It is this consideration of inelastic scattering that suggests the 235.5 nm photoelectron spectrum should be fit to three Gaussians rather than four. In the fit to four Gaussians (Fig. S5), the S1–D0 peak is shifted to lower eBE than the X-ray data whereas in the fit to three Gaussians (Fig. 3), it is shifted to higher eBE than the X-ray data. Although both fitted eBEs can be considered to be equivalent to the X-ray data within the experimental errors of both measurements, inelastic scattering would shift the measured peak to higher eBE, which suggests that the fit to three Gaussians is more appropriate. The wavelength dependence of inelastic scattering poses a particular problem for photoelectron spectra that span a wide range of eKEs, such as the 235.5 nm photoelectron spectrum. Although it is reasonable to fit Gaussians to a true photoelectron spectrum, Gaussians will be distorted by a wavelength-dependent inelastic scattering shift. Therefore, it is desirable to deconvolute inelastic scattering from a measured photoelectron spectrum to obtain a true photoelectron spectrum before fitting Gaussians. Unfortunately, this is not possible without detailed modelling of inelastic scattering across the relevant range of eKEs.

In Table 1, we present our measured S0–D0/D1 peak maxima together with our calculated VIEs and experimental and calculated values from the literature. For gas-phase phenol, our B3LYP/aug-cc-pvdz and EOM-IP-CCSD/6-31+G* methods both give VIEs that are within 0.2 eV of the experimental AIEs36,41 and are as good as other calculated VIEs reported in the literature.31,33,43 This gives us confidence that these are appropriate methods to investigate for the solution phase calculations.

Table 1 Calculated VIEs and measured IEs (or peak maxima) from S0 to D0 and D1 in eV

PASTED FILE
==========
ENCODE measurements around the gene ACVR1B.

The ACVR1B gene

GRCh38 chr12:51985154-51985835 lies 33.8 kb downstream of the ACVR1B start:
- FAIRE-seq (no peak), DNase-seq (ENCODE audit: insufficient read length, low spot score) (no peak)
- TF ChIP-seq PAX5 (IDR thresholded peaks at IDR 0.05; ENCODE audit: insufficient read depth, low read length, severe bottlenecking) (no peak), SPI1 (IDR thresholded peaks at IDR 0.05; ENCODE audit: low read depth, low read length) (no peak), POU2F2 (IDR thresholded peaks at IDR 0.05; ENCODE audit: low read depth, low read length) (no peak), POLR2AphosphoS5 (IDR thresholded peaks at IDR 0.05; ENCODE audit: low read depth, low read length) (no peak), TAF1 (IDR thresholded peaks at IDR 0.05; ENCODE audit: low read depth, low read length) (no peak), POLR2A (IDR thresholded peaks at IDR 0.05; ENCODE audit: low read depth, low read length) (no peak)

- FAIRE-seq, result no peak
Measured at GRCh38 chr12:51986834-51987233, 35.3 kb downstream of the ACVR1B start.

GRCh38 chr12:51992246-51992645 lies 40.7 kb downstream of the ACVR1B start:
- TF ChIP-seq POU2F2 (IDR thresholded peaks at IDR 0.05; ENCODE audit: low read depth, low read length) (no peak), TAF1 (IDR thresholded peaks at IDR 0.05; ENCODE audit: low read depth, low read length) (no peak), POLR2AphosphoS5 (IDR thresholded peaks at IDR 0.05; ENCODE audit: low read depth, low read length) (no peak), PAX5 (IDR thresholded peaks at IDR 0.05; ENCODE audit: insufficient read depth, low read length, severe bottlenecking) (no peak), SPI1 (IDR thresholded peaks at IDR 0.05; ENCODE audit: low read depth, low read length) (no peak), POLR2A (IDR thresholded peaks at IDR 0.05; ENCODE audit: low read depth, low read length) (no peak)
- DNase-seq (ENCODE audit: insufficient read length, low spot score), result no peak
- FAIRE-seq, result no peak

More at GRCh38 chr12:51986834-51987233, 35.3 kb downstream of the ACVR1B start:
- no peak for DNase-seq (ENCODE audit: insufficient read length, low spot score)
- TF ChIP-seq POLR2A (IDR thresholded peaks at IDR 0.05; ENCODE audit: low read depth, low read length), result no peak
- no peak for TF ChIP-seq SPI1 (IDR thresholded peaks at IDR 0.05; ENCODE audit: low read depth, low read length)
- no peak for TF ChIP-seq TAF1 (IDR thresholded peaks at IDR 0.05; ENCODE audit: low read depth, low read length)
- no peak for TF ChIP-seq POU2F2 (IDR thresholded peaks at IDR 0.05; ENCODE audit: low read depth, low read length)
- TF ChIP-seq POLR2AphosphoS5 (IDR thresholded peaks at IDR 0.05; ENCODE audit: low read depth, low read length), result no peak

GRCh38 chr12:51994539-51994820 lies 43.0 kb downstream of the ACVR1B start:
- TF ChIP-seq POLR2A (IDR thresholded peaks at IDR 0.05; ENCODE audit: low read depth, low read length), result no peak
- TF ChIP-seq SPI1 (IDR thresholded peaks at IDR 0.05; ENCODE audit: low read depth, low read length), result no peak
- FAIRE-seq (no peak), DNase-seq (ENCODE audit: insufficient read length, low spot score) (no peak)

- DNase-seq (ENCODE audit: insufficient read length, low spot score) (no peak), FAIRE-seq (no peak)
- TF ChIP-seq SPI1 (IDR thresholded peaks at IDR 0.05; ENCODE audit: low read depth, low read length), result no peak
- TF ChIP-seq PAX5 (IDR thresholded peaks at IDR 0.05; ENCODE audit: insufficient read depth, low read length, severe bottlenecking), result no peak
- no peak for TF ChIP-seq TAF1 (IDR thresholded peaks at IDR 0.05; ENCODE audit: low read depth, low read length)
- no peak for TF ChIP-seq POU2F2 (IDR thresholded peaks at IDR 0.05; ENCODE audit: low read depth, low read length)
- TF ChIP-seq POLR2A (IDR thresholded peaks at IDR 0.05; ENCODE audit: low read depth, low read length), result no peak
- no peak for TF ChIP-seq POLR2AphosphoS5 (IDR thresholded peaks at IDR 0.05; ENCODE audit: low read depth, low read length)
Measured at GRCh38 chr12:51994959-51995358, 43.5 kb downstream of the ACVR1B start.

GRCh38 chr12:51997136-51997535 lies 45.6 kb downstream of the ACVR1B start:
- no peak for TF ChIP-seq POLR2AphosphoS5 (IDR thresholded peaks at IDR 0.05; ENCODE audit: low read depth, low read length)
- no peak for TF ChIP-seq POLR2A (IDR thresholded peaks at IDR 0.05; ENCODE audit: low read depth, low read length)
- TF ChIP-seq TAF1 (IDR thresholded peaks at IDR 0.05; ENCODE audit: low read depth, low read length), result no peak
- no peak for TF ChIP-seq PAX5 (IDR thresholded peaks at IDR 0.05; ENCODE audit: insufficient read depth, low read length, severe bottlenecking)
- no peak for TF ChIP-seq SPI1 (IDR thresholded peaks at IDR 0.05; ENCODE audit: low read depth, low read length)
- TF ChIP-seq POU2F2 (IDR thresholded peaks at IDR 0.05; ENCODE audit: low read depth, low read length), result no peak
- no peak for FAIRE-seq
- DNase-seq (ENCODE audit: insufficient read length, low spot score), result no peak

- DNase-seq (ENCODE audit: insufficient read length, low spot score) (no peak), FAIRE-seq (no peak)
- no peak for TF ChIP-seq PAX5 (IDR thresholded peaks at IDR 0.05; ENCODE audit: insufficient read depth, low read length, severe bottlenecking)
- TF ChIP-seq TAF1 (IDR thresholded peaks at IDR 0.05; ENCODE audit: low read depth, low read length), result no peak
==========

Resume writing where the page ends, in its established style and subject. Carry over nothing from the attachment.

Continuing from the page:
D0 D1
a Average of 300 unoptimised configurations from the MD sampling trajectory. b Average of 10 configurations with S0 energy close to the average S0 energy (see text). Values in parentheses relate to configurations that have not been optimised using QM/EFP methods.
B3LYP/aug-cc-pvdz   8.49  
EOM-IP-CCSD/6-31+G*   8.34 9.22
Experimental AIE (ref. 41)   8.51  
Experimental AIE (ref. 36)   8.52 9.36
EOM-IP-CCSD/aug-cc-pvdz (ref. 31)   8.46 9.29
EOM-IP-CCSD/cc-pvtz (ref. 43)   8.55  
CAS(7,8)/6-31+G* (ref. 33)   7.99 8.67
[thin space (1/6-em)]
Aqueous solution      
[Phenol·(H2O)5]QM[(H2O)n≥250]EFP B3LYP/aug-cc-pvdza 8.17  
[Phenol·(H2O)5]QM[(H2O)n≥250]EFP B3LYP/aug-cc-pvdzb 7.93 (8.24)  
[Phenol·(H2O)5]QM[(H2O)n≥250]EFP B3LYP/6-31+G*b 7.94 (8.25)  
[Phenol·(H2O)5]QM[(H2O)n≥250]EFP EOM-IP-CCSD/6-31+G*b 8.29 (8.64) 9.19 (9.23)
Fitted peak maxima (Fig. 3)   8.0 ± 0.1 8.9 ± 0.1
X-ray PES (ref. 43)   7.8 ± 0.1 8.6 ± 0.1
[phenol]QM[(H2O)bulk]EFP (ref. 43) EOM-IP-CCSD/6-31+G* 7.9 8.6

For aqueous phenol, Ghosh et al. employed a [phenol]QM[(H2O)bulk]EFP (EOM-IP-CCSD/6-31+G*) method to calculate VIEs which were in very good agreement with X-ray PES measurements.43 However, we chose to include water molecules that were hydrogen-bonded to phenol in the QM region as well. For our aqueous phenol calculations, the VIE averaged over the 300 configurations saved from the MD calculations, using the [phenol·(H2O)5]QM[(H2O)n≥250]EFP (B3LYP/aug-cc-pvdz) method, is almost 0.4 eV higher than the value obtained from X-ray PES measurements.43 The average VIE for the ten probable configurations (Section 2.2) calculated using the same method is slightly higher. Interestingly, using the smaller 6-31+G* basis set does not make much difference. The average VIE calculated using the EOM-IP-CCSD/6-31+G* method is around 0.3 eV higher than that calculated using the B3LYP/6-31+G*.